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Technical Perspective: Finding the Sweet Spot Amid Accuracy and Performance

By Pascal Van Hentenryck

Communications of the ACM, Vol. 64 No. 11, Page 120

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The field of transportation and logistics has witnessed fundamental transformations in the last decade, due to the convergence of seemingly unrelated technologies. The fast pace of innovations has been particularly striking for an industry that had been relatively stagnant for a long time.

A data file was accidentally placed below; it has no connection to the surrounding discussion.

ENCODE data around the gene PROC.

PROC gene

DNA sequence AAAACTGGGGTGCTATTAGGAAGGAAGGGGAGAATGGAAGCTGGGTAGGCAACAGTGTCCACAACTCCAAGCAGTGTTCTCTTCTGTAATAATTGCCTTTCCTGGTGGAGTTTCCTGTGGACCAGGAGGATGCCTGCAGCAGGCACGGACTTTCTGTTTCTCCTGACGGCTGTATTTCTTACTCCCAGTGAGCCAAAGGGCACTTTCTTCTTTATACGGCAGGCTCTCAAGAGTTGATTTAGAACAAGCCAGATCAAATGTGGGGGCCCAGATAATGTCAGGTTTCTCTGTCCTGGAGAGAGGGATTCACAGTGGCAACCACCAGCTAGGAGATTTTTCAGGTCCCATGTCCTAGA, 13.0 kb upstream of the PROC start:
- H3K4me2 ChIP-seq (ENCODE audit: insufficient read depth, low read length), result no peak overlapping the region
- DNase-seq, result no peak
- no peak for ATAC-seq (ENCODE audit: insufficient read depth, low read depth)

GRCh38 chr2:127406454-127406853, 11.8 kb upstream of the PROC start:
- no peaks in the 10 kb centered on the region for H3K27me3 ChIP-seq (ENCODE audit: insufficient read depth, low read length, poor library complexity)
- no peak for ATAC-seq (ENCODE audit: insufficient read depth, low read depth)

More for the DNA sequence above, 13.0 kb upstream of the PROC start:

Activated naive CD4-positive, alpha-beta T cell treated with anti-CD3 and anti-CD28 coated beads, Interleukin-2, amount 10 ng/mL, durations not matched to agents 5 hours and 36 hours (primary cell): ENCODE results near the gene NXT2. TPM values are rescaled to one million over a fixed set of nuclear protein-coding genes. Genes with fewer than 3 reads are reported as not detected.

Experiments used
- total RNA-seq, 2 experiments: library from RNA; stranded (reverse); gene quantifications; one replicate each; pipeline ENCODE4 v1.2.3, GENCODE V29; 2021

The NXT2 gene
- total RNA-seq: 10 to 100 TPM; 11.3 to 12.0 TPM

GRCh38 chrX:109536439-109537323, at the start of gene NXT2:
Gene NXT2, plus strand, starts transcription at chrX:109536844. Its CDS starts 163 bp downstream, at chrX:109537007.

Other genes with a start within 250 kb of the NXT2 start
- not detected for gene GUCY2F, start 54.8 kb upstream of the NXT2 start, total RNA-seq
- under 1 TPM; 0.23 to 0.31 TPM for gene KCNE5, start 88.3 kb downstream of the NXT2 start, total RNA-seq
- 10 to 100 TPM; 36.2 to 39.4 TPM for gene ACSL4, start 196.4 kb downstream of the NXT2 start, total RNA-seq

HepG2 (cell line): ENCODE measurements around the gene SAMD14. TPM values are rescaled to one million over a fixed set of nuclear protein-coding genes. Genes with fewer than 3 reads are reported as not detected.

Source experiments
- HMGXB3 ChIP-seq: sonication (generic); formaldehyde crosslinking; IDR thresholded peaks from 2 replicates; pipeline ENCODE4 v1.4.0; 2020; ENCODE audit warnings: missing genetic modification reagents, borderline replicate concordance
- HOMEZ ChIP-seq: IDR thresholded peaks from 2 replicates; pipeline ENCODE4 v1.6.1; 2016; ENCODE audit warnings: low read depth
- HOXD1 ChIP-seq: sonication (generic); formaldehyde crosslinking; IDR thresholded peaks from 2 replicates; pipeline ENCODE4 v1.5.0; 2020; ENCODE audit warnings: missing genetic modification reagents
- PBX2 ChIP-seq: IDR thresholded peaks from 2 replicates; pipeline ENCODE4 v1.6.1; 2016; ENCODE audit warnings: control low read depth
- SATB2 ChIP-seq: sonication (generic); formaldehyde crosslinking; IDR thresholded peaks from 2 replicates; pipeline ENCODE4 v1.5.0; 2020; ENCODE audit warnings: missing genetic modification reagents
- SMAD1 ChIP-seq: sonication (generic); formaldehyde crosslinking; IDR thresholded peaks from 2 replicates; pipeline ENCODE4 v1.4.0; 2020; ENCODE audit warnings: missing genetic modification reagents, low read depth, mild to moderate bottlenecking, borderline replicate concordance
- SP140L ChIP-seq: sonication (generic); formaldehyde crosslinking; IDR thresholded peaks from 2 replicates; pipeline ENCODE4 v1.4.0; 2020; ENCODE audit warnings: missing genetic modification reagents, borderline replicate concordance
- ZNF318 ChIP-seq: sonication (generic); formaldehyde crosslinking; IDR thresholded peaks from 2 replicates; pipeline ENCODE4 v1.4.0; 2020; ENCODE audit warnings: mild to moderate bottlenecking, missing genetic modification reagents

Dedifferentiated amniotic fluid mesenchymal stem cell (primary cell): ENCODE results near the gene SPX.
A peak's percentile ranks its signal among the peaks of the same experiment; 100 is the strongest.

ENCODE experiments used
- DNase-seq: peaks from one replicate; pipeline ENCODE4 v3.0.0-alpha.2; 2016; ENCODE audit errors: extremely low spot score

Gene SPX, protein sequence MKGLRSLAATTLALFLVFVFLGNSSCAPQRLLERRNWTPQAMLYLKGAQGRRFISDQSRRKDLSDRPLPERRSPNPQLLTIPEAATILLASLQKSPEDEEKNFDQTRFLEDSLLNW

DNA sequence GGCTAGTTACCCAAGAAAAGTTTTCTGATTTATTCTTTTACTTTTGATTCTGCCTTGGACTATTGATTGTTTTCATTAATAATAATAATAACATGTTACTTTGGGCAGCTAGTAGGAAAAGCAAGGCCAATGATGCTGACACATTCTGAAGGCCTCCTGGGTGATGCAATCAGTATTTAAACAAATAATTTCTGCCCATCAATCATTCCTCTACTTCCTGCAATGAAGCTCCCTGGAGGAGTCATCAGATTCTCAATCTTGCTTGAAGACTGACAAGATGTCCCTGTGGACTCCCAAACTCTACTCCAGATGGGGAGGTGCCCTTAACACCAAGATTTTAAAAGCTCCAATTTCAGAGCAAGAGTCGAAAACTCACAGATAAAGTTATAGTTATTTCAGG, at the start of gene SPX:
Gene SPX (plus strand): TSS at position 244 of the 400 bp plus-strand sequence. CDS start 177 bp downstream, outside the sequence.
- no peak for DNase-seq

Taxi services were born in England where a public coach service for hire was first documented in 1605. The Hackney Carriage Act, which legalized horse-drawn carriages for hire, was passed in Parliament in 1635, and a similar service was started in Paris in 1637. Public transit was invented by Blaise Pascal in 1662 through a service known as the "carriage," which was quite popular and operated for 15 years. Both taxi services and public transit adopted new technologies as they became available. Electric battery-powered taxis became available in the streets of London in 1897, and were introduced in New York city the same year. The late 1800s saw the emergence of electric and motor buses. Taxis became widespread in the early 20th century, adopting taxi meters and then, in the late 1940s, two-way radios allowing for communications between drivers and dispatching offices. The automation and optimization of these dispatching services started in the 1980s, but no major evolution took place for several decades thereafter.


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